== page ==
VEGF is produced by various cells, such as hepatocytes, tumor cells, smooth-muscle cells, osteoblasts, and pericytes around vascular endothelium, keratinocytes, and human dental pulp cells. It has been reported that VEGF is produced in response to various components of pathogenic bacteria in periodontal tissues within vascular endothelial cells, plasma cells, and macrophages and in junctional, sulcular, and gingival epithelium. VEGF is also detectable in human gingival fibroblasts and human periodontal ligament fibroblasts.
Several mechanisms are known to have a role in the regulation of VEGF gene expression. Hypoxia is the main stimulus for increased VEGF expression both in vitro and in vivo. VEGF mRNA expression has also been shown to be upregulated by some types of cytokines and growth factors. Thus IL-6 significantly induces VEGF in several cell lines. In fibroblastic and epithelial cells VEGF can be upregulated in response to TGF-a. In vascular smooth muscle cells basic fibroblast growth factor induces the expression of VEGF. Other types of cytokines upregulating VEGF expression include IL-10, PGE2, and TGF-a.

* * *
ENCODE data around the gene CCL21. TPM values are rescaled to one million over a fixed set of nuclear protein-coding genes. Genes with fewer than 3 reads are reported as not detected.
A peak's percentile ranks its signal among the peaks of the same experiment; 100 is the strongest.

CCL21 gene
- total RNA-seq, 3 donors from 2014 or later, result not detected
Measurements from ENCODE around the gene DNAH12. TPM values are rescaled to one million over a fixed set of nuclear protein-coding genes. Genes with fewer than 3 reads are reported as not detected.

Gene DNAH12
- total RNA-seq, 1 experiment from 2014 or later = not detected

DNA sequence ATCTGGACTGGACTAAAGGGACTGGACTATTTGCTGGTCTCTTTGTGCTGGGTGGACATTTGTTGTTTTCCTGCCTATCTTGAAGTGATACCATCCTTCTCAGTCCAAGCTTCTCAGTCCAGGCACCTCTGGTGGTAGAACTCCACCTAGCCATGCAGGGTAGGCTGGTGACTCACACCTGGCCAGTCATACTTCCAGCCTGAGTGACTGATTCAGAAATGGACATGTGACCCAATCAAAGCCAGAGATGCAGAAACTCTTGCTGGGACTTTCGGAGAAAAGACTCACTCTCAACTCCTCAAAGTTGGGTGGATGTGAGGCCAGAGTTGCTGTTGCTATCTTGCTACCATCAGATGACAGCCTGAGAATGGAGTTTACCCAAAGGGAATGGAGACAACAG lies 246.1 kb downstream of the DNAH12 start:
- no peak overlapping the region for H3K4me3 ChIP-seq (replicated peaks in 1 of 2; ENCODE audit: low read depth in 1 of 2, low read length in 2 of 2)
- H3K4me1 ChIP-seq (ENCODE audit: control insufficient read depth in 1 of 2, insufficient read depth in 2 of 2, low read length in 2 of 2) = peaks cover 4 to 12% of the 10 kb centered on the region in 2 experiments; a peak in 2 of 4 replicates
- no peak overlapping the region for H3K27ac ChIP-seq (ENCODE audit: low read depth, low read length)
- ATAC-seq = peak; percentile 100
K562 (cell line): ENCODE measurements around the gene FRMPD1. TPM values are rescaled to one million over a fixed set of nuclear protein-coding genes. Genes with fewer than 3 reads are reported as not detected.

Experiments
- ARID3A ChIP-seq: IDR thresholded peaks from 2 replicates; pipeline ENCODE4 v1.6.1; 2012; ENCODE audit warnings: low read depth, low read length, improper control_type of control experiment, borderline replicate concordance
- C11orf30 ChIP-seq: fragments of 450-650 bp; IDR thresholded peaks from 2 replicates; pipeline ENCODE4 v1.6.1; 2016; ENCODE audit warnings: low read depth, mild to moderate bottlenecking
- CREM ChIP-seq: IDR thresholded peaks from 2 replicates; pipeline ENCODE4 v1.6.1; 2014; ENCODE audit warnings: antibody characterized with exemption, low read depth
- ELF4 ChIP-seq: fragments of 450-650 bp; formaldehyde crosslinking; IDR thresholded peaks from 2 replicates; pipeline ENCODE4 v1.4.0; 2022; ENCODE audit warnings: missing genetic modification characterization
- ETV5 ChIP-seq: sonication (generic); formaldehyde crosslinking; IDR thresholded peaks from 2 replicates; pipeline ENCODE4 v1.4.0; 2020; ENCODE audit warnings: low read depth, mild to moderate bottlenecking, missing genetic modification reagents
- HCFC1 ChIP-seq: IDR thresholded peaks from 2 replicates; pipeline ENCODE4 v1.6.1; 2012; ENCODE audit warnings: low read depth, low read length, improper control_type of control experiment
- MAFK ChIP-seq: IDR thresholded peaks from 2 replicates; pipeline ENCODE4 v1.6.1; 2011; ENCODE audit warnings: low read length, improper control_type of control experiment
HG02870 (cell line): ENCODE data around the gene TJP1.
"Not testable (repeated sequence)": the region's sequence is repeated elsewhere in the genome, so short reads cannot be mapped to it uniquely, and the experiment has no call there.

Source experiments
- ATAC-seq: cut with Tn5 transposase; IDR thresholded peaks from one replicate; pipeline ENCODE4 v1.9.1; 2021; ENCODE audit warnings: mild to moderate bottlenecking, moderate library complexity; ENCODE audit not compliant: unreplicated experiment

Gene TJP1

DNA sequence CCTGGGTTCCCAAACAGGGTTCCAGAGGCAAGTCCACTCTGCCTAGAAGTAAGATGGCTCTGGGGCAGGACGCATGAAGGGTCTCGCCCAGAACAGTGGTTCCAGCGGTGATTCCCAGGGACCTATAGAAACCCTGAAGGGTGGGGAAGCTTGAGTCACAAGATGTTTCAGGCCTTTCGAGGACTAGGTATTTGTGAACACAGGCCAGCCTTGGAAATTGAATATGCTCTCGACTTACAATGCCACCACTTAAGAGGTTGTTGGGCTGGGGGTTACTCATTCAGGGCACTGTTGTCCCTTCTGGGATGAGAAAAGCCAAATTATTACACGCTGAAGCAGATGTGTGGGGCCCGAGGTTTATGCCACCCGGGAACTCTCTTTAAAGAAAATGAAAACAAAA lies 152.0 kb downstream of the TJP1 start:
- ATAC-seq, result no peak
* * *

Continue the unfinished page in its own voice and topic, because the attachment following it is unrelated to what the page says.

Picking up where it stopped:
In addition, alterations in cellular regulatory pathways may result in VEGF upregulation. For example, VEGF mRNA is upregulated during the myogenic differentiation of C2C12 cells and during the conversion of 3T3 preadipocytes into adipocytes. Specific transformation is another event that can result in VEGF gene expression induction. This could include oncogenic mutations of ras, mutation of the murine p53 tumor suppressor gene, and overexpression of v-raf.
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This ebook provides an introductory explanation of the workings of the human body, with an effort to draw connections between the body systems and explain their interdependencies. A framework for the book is homeostasis and how the body maintains balance within each system. This is intended as a first introduction to physiology for a college-level course.